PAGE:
October 04, 2017
By Kristen Provost Switzer.
Scripture: Matthew 21: 33-46 (NRSV)
‘Listen to another parable. There was a landowner who planted a vineyard, put a fence around it, dug a wine press in it, and built a watch-tower. Then he leased it to tenants and went to another country. When the harvest time had come, he sent his slaves to the tenants to collect his produce. But the tenants seized his slaves and beat one, killed another, and stoned another. Again he sent other slaves, more than the first; and they treated them in the same way. Finally he sent his son to them, saying, “They will respect my son.” But when the tenants saw the son, they said to themselves, “This is the heir; come, let us kill him and get his inheritance.” So they seized him, threw him out of the vineyard, and killed him. Now when the owner of the vineyard comes, what will he do to those tenants?’ They said to him, ‘He will put those wretches to a miserable death, and lease the vineyard to other tenants who will give him the produce at the harvest time.’
Jesus said to them, ‘Have you never read in the scriptures:
“The stone that the builders rejected
has become the cornerstone;
this was the Lord’s doing,
and it is amazing in our eyes”?
Therefore I tell you, the kingdom of God will be taken away from you and given to a people that produces the fruits of the kingdom. The one who falls on this stone will be broken to pieces; and it will crush anyone on whom it falls.’
When the chief priests and the Pharisees heard his parables, they realized that he was speaking about them. They wanted to arrest him, but they feared the crowds, because they regarded him as a prophet.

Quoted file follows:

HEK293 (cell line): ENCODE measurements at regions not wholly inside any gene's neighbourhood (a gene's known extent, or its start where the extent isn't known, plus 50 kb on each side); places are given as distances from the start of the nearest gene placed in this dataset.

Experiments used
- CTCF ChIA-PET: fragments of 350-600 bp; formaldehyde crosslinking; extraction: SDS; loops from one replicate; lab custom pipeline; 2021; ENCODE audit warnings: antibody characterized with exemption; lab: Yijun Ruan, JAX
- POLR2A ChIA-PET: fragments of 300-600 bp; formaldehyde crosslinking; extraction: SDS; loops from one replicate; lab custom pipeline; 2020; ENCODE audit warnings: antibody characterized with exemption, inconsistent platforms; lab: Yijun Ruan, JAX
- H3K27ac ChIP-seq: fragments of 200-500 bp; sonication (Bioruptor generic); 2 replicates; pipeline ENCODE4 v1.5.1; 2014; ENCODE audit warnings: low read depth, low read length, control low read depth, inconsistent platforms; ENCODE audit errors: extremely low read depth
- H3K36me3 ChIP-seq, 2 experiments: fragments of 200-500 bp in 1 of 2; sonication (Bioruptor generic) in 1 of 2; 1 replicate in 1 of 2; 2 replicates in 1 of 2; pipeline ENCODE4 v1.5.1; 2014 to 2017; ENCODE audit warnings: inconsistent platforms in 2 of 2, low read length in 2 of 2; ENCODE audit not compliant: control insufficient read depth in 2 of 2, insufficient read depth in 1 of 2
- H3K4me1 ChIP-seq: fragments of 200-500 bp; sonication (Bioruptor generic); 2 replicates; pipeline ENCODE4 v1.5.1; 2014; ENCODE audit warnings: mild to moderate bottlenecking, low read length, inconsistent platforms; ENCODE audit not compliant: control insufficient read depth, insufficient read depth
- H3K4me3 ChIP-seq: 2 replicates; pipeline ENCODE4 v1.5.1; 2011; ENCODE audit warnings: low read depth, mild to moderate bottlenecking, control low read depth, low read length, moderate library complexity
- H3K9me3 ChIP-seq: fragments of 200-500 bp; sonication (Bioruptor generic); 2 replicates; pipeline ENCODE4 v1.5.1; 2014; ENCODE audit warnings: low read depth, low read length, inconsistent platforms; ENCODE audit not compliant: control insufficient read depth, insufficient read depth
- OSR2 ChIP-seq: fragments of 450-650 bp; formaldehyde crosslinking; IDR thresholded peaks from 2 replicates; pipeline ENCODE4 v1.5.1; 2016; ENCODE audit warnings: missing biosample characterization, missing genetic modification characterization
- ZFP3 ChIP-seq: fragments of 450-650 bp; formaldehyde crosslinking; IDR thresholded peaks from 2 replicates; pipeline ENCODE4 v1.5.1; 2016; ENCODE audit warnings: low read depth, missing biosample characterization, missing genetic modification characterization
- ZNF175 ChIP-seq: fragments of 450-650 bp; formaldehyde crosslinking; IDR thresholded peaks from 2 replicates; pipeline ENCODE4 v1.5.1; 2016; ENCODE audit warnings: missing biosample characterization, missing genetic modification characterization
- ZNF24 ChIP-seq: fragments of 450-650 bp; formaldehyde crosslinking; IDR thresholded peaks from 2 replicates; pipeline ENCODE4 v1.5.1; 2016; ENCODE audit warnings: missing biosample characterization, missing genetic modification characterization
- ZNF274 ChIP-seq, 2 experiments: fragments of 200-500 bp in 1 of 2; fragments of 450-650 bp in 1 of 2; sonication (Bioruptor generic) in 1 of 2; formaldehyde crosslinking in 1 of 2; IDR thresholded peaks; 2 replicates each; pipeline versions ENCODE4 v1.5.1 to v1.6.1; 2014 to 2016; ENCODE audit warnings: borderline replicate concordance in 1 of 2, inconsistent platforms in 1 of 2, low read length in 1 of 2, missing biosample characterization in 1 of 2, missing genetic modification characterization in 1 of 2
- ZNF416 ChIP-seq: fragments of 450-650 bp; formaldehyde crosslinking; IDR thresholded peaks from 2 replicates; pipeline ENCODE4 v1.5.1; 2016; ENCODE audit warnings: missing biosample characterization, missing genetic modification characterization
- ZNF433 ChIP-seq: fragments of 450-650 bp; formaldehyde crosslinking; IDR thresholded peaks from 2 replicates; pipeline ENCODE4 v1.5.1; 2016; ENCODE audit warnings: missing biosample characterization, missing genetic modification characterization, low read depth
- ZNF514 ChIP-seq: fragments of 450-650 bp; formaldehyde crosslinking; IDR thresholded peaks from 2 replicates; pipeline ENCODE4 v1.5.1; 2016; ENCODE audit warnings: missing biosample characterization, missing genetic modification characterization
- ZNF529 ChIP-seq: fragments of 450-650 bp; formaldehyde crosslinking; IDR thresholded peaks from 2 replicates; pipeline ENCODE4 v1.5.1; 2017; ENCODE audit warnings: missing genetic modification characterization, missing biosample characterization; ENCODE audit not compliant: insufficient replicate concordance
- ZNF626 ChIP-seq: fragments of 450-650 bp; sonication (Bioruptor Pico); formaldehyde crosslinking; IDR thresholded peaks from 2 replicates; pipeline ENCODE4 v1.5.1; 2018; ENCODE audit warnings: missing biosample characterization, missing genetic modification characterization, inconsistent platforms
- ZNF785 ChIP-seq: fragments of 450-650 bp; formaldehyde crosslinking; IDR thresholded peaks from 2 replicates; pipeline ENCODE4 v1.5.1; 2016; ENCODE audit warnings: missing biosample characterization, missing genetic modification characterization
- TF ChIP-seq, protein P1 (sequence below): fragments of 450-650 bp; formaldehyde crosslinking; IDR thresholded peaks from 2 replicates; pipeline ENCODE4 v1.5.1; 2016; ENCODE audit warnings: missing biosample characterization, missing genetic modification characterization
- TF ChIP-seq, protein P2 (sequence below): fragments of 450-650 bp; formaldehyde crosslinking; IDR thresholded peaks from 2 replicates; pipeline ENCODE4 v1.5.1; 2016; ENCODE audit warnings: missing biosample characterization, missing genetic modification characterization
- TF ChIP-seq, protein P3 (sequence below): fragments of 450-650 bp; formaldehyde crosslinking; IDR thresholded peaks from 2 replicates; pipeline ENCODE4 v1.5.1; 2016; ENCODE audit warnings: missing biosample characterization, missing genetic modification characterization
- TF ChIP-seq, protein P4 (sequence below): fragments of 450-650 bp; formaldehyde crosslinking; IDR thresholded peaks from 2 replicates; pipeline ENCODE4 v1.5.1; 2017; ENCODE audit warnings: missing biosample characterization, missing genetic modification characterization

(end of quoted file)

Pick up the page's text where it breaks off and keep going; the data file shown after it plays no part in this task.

During my hospital chaplaincy training, I learned that people often repeat themselves, even if only subconsciously, when they perceive that they have not been heard. This parable is the second of three parables in a row that Jesus tells about a vineyard. Indeed, Jesus foretells his death for the third time in between these parables, another topic that the people around him failed to understand, though Jesus kept repeating it.
Perhaps as Jesus told these parables again and again, his disciples and the people of modern day Palestine-Israel began to feel some cognitive dissonance between the society around them and the way that Jesus was telling them that society could be... if only people would listen. As people of God, we often find ourselves at odds with societal standards of living. We can take heart in our own immediate reaction to the beating and murders of the vineyard owner’s servants and eventually, their own son, and our alarm in thinking that the murderous tenants’ behavior is not normal.
In an era when mass gun violence is unprecedented as a daily occurrence, when children and their teachers are murdered in their classrooms, when concert-goers unwillingly become statistics of the latest record for gun violence casualties and deadliest mass shooting, every ounce of our beings should be crying, screaming to God that this is not normal.
Or is it the new normal?
And if we don’t want it to be, what can we even do about it?
The belief that humanity will always reach for the greater good, Jesus’ tenacity in retelling his parables, the fact that we worship a Stillspeaking God are reasons enough to believe that if we keep speaking up and telling our parables, we can change the world. Jesus, who was such a strong believer in nonviolence that he willingly marched to the cross, calls us to follow him down this narrow path still today so that gun violence, like the mass crucifixions of Jesus’ time, may one day be a thing of the past. And isn’t that the Good News?
Stillspeaking God, help us to keep speaking our own parables, even when others don’t seem to get it or choose not to listen. Let our praise for the Stillspeaking God move us from prayers and thoughts to action to be change that this world so badly needs. Amen.
Rev. Kristen Provost Switzer is the associate pastor as Newton Congregational Church.
October 04, 2017
Kristen Provost Switzer.